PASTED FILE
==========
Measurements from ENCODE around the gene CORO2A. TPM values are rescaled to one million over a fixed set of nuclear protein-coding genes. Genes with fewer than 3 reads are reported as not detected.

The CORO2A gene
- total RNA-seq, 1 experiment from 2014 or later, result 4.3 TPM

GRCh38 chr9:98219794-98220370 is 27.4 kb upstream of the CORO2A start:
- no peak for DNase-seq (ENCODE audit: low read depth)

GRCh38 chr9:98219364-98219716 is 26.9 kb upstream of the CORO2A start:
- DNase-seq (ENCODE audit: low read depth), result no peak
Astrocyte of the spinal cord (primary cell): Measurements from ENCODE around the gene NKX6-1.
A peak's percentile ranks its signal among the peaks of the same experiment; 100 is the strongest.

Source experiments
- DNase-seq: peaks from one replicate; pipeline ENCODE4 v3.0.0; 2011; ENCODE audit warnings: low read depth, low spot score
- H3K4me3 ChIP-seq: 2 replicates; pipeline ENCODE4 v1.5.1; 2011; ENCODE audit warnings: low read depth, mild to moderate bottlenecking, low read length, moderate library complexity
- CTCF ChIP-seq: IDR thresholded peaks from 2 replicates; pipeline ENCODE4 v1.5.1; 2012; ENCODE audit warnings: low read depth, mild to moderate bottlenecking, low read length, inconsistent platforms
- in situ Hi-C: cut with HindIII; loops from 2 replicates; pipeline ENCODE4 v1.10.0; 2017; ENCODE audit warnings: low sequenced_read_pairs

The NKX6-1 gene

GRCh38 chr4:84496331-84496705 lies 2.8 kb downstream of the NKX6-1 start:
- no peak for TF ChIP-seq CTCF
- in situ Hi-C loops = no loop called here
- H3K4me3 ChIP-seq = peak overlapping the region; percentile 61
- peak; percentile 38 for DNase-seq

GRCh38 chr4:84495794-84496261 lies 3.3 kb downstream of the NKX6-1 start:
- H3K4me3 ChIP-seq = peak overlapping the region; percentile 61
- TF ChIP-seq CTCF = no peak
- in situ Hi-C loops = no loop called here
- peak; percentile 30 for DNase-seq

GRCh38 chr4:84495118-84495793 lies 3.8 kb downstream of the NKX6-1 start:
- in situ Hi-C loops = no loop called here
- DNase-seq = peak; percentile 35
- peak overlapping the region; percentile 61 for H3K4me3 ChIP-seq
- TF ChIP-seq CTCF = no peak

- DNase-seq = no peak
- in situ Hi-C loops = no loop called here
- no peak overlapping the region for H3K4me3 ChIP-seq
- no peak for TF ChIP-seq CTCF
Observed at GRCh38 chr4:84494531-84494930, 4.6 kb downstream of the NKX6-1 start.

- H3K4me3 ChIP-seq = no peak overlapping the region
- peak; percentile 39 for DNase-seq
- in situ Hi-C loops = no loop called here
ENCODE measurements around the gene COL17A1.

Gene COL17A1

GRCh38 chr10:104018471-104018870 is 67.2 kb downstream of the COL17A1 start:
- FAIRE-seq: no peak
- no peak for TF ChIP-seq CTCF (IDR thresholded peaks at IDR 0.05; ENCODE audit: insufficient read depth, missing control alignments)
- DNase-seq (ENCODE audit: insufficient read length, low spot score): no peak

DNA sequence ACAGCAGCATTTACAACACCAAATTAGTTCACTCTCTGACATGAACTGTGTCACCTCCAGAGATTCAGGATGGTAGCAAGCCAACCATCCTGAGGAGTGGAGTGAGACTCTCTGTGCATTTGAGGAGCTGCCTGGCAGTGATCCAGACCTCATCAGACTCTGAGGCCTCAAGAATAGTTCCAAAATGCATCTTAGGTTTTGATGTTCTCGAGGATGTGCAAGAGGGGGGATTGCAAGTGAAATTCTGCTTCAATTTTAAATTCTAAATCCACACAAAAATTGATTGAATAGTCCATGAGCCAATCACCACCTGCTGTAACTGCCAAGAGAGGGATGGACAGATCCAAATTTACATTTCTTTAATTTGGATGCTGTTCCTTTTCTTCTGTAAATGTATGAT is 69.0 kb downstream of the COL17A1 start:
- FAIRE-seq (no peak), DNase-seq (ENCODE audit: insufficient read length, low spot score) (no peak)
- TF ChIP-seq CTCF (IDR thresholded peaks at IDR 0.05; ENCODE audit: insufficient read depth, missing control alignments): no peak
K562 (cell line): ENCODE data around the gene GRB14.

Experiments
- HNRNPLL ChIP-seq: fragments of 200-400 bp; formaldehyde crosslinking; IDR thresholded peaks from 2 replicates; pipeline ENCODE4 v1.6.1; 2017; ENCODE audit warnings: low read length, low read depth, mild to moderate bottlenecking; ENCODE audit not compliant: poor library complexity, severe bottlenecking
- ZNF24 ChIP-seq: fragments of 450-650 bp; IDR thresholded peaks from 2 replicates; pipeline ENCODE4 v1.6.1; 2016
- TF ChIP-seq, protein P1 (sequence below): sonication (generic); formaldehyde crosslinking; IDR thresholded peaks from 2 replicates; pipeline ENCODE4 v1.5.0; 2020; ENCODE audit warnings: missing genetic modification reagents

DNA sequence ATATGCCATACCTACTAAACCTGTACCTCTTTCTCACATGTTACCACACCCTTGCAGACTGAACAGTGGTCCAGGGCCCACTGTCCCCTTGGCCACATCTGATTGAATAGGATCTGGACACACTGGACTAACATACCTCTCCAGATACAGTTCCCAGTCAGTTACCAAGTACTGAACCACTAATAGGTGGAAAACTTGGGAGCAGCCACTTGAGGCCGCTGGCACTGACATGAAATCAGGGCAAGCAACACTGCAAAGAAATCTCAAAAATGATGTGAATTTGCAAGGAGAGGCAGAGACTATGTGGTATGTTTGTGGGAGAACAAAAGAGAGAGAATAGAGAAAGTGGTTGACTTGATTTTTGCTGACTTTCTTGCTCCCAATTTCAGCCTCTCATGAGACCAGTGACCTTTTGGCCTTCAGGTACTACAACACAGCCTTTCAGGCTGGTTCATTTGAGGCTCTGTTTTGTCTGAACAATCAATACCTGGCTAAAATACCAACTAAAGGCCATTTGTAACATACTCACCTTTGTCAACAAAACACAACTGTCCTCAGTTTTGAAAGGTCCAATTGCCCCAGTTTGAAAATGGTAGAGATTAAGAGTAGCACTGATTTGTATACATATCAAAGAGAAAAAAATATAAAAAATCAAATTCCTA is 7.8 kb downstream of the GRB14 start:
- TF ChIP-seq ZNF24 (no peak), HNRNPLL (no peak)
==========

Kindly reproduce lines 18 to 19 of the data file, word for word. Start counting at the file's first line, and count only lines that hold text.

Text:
- in situ Hi-C loops = no loop called here
- H3K4me3 ChIP-seq = peak overlapping the region; percentile 61